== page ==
Plantation owners

The Caribbean islands were colonised by the Europeans in the 1400s, after explorers such as Christopher Columbus arrived there. Although inhabited by the local Amerindians , the Europeans soon took over the islands when they realised how fertile the land was. Products such as sugar and tobacco were seen as luxuries in Europe and grew well in the Caribbean climate. The settlers established plantations and grew ‘cash’ crops of sugar, tobacco, coffee, spices and cotton for sale back in Europe. Cash crops were so called because they were grown in large quantities just for sale, rather than for local use. The growth of plantations in the Caribbean and southern America became big business by the end of the 1600s. As sugar became the most profitable crop, owners of large plantations edged out smaller farmers. The need for workers soon increased to keep up with the demand for sugar. So the native peoples of the Caribbean islands, Amerindians, were made to work on the plantations there. They were used to hunting and gathering food, rather than hard agricultural work, which took its toll on them. Many Amerindians resisted colonisation, but the vast majority died from a combination of illness (after being exposed to European diseases) and brutal treatment.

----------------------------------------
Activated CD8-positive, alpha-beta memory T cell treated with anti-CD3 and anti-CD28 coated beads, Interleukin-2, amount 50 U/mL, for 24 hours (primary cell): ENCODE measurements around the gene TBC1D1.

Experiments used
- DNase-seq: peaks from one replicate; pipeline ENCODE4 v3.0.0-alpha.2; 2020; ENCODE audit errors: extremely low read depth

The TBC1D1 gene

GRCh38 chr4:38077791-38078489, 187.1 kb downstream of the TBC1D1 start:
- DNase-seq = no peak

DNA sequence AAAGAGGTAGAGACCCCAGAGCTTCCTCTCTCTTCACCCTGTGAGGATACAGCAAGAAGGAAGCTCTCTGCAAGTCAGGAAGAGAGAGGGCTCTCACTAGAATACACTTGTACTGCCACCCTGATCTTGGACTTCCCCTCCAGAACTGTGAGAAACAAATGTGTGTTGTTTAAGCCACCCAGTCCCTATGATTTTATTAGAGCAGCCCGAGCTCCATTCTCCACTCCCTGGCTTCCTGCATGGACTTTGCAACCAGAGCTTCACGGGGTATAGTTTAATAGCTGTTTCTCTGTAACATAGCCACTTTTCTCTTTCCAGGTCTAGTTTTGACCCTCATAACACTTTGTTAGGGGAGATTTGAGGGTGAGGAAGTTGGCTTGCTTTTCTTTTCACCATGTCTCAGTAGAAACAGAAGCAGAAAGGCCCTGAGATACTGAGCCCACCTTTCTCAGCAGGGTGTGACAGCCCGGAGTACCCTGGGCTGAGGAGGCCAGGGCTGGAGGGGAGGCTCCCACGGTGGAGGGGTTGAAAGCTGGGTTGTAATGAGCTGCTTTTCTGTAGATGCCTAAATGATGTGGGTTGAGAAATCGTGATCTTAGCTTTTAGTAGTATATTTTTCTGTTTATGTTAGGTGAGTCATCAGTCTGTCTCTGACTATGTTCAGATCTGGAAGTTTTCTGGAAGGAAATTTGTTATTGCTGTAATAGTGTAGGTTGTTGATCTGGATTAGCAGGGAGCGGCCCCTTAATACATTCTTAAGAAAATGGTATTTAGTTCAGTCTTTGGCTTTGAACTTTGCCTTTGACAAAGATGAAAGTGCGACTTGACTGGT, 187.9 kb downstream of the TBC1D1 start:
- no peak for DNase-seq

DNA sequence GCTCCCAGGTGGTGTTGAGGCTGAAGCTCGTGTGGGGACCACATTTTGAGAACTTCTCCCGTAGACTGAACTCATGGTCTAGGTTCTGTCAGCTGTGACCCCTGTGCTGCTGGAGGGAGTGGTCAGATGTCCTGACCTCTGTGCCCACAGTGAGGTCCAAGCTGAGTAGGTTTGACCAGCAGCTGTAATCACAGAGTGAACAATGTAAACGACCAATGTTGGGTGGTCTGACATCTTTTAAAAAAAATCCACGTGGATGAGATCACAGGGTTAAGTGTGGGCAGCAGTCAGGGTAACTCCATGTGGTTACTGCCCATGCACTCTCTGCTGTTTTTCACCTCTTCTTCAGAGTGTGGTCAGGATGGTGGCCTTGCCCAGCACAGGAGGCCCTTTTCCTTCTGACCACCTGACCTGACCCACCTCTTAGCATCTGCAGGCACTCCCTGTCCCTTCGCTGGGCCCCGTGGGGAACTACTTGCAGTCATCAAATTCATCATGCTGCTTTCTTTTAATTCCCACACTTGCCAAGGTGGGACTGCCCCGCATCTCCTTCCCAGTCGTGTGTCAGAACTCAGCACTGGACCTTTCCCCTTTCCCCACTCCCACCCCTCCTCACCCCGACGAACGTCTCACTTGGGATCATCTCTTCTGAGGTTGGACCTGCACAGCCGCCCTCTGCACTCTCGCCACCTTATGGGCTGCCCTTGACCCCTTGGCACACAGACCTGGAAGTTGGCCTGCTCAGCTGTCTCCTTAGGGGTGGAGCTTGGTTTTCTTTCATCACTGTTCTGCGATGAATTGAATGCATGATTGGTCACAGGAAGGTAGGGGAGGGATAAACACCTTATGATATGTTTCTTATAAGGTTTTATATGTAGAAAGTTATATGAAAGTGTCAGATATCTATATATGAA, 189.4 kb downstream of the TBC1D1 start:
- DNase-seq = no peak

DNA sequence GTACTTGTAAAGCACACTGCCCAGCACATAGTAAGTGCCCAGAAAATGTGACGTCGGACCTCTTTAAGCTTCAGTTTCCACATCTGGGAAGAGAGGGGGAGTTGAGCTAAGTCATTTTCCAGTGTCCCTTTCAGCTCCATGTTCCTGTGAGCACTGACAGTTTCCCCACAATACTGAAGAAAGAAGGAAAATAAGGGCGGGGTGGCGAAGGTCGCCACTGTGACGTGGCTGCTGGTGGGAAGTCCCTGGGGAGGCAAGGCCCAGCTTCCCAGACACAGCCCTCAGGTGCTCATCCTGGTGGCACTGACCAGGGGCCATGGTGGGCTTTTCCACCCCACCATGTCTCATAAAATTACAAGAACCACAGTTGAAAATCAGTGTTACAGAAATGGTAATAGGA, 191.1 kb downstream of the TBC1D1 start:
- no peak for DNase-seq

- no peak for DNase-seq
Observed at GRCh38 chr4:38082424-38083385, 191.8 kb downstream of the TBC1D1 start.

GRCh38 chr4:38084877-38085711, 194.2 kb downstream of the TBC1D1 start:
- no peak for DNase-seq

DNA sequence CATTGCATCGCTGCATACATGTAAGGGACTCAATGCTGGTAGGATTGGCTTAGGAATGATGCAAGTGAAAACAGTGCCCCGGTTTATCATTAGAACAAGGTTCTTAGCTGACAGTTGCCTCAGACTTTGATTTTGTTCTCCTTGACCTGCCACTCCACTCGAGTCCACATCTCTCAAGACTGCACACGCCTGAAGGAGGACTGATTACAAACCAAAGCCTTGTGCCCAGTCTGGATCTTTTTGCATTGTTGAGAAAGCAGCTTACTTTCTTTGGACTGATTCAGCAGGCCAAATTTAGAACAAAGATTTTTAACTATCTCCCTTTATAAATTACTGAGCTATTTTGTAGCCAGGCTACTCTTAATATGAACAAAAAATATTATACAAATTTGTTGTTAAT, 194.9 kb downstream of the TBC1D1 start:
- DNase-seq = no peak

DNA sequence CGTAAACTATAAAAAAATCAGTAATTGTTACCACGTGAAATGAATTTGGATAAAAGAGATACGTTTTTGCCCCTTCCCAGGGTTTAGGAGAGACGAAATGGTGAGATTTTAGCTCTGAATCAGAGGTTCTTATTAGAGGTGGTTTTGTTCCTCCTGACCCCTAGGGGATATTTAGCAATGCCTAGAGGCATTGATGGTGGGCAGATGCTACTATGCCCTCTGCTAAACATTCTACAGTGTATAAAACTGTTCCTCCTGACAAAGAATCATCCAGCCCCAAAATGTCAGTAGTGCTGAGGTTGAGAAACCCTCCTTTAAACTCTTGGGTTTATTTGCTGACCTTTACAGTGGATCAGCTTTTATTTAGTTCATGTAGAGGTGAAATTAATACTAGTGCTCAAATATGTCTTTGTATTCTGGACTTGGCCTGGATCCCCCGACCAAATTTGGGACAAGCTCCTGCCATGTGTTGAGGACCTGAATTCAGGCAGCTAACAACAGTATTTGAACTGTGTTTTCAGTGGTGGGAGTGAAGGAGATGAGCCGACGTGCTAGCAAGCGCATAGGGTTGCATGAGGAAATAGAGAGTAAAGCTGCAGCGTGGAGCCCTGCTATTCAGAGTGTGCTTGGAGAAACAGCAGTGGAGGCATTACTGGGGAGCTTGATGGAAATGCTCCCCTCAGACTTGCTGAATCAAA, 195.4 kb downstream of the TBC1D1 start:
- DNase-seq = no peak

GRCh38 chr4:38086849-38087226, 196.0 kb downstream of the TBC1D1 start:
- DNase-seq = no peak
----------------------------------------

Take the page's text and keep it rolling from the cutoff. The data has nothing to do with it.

The plantations needed more labour than the surviving Amerindians could provide. By the 1600s, European workers were tried as a source of plantation labour for the British colonies. ‘Indentured servants’, political prisoners (both Irish and English) and common criminals were brought in to add to the labour supply. Indentured servants were people who had agreed to work for a given number of years, selling their labour in return for travel costs, food and lodging. They were usually promised a cash bonus or given land at the end of their contract. However, there were not enough indentured servants to work on the Caribbean plantations. The political prisoners and criminals were difficult to obtain in large enough numbers and often hard to discipline. Slave ship captains were even known to kidnap children from Britain and take them to work on the plantations. As the increased production and demand for sugar gained pace, more workers were required. Africans had been used as workers on Spanish and Portugese islands like Madeira in the Atlantic Ocean. They were valued as agricultural workers. Gradually, more and more enslaved peoples from Africa were captured, sold, and brought across the Atlantic Ocean to work on the plantations. Africans were well equipped to deal with the hot climate, had developed immunities to European diseases and were used to agricultural work. This image from a tobacco wrapper shows white workers (indentured servants) and enslaved Africans working together on an American tobacco plantation.